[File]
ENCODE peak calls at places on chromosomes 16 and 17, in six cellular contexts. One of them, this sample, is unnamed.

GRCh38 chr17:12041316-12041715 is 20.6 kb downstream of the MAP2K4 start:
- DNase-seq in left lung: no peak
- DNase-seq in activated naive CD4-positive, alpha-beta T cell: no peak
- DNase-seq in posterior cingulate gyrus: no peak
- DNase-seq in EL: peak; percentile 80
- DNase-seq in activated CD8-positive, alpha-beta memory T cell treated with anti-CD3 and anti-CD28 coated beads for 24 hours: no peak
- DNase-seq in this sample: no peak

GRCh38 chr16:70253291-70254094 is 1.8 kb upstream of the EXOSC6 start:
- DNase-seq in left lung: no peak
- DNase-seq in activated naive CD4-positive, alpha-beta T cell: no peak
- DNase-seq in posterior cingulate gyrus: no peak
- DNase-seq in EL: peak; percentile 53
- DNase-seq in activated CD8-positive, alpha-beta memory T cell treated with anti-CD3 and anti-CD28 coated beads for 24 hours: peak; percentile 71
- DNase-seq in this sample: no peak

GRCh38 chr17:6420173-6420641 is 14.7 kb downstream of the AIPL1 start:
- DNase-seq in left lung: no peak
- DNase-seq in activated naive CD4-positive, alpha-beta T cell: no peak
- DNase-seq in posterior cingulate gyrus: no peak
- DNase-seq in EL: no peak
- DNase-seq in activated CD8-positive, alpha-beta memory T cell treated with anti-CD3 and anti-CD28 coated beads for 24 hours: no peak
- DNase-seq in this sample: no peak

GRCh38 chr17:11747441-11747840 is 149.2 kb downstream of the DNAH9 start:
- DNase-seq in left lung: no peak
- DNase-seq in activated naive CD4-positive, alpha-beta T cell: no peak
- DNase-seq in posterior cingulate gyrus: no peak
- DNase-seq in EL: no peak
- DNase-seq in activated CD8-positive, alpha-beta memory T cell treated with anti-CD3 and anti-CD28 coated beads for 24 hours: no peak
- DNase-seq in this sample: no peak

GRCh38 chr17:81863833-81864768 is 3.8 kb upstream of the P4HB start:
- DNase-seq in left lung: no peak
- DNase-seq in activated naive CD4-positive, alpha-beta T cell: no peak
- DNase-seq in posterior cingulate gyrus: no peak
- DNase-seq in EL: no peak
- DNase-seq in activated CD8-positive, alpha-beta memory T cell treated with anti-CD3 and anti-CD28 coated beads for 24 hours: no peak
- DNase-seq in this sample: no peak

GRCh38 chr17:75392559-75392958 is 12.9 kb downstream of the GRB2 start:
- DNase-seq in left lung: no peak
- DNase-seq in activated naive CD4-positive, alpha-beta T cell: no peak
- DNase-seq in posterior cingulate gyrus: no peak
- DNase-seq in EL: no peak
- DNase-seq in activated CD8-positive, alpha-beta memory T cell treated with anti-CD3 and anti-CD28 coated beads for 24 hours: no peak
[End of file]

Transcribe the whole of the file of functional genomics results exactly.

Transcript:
ENCODE peak calls at places on chromosomes 16 and 17, in six cellular contexts. One of them, this sample, is unnamed.

GRCh38 chr17:12041316-12041715 is 20.6 kb downstream of the MAP2K4 start:
- DNase-seq in left lung: no peak
- DNase-seq in activated naive CD4-positive, alpha-beta T cell: no peak
- DNase-seq in posterior cingulate gyrus: no peak
- DNase-seq in EL: peak; percentile 80
- DNase-seq in activated CD8-positive, alpha-beta memory T cell treated with anti-CD3 and anti-CD28 coated beads for 24 hours: no peak
- DNase-seq in this sample: no peak

GRCh38 chr16:70253291-70254094 is 1.8 kb upstream of the EXOSC6 start:
- DNase-seq in left lung: no peak
- DNase-seq in activated naive CD4-positive, alpha-beta T cell: no peak
- DNase-seq in posterior cingulate gyrus: no peak
- DNase-seq in EL: peak; percentile 53
- DNase-seq in activated CD8-positive, alpha-beta memory T cell treated with anti-CD3 and anti-CD28 coated beads for 24 hours: peak; percentile 71
- DNase-seq in this sample: no peak

GRCh38 chr17:6420173-6420641 is 14.7 kb downstream of the AIPL1 start:
- DNase-seq in left lung: no peak
- DNase-seq in activated naive CD4-positive, alpha-beta T cell: no peak
- DNase-seq in posterior cingulate gyrus: no peak
- DNase-seq in EL: no peak
- DNase-seq in activated CD8-positive, alpha-beta memory T cell treated with anti-CD3 and anti-CD28 coated beads for 24 hours: no peak
- DNase-seq in this sample: no peak

GRCh38 chr17:11747441-11747840 is 149.2 kb downstream of the DNAH9 start:
- DNase-seq in left lung: no peak
- DNase-seq in activated naive CD4-positive, alpha-beta T cell: no peak
- DNase-seq in posterior cingulate gyrus: no peak
- DNase-seq in EL: no peak
- DNase-seq in activated CD8-positive, alpha-beta memory T cell treated with anti-CD3 and anti-CD28 coated beads for 24 hours: no peak
- DNase-seq in this sample: no peak

GRCh38 chr17:81863833-81864768 is 3.8 kb upstream of the P4HB start:
- DNase-seq in left lung: no peak
- DNase-seq in activated naive CD4-positive, alpha-beta T cell: no peak
- DNase-seq in posterior cingulate gyrus: no peak
- DNase-seq in EL: no peak
- DNase-seq in activated CD8-positive, alpha-beta memory T cell treated with anti-CD3 and anti-CD28 coated beads for 24 hours: no peak
- DNase-seq in this sample: no peak

GRCh38 chr17:75392559-75392958 is 12.9 kb downstream of the GRB2 start:
- DNase-seq in left lung: no peak
- DNase-seq in activated naive CD4-positive, alpha-beta T cell: no peak
- DNase-seq in posterior cingulate gyrus: no peak
- DNase-seq in EL: no peak
- DNase-seq in activated CD8-positive, alpha-beta memory T cell treated with anti-CD3 and anti-CD28 coated beads for 24 hours: no peak